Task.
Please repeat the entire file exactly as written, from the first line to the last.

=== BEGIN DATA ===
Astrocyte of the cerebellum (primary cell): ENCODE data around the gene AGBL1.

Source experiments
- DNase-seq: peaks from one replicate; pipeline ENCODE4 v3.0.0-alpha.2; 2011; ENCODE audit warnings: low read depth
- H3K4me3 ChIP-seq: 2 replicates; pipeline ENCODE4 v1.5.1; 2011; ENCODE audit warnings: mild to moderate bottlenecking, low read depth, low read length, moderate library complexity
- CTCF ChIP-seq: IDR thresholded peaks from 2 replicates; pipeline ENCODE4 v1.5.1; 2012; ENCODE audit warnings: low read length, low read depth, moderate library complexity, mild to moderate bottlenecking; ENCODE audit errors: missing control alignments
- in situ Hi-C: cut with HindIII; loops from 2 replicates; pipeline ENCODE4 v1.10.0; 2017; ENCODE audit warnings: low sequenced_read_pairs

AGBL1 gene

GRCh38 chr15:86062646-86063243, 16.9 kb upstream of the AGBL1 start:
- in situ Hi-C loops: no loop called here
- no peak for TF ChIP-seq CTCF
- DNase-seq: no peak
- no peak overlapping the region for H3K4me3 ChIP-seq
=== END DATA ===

Astrocyte of the cerebellum (primary cell): ENCODE data around the gene AGBL1.

Source experiments
- DNase-seq: peaks from one replicate; pipeline ENCODE4 v3.0.0-alpha.2; 2011; ENCODE audit warnings: low read depth
- H3K4me3 ChIP-seq: 2 replicates; pipeline ENCODE4 v1.5.1; 2011; ENCODE audit warnings: mild to moderate bottlenecking, low read depth, low read length, moderate library complexity
- CTCF ChIP-seq: IDR thresholded peaks from 2 replicates; pipeline ENCODE4 v1.5.1; 2012; ENCODE audit warnings: low read length, low read depth, moderate library complexity, mild to moderate bottlenecking; ENCODE audit errors: missing control alignments
- in situ Hi-C: cut with HindIII; loops from 2 replicates; pipeline ENCODE4 v1.10.0; 2017; ENCODE audit warnings: low sequenced_read_pairs

AGBL1 gene

GRCh38 chr15:86062646-86063243, 16.9 kb upstream of the AGBL1 start:
- in situ Hi-C loops: no loop called here
- no peak for TF ChIP-seq CTCF
- DNase-seq: no peak
- no peak overlapping the region for H3K4me3 ChIP-seq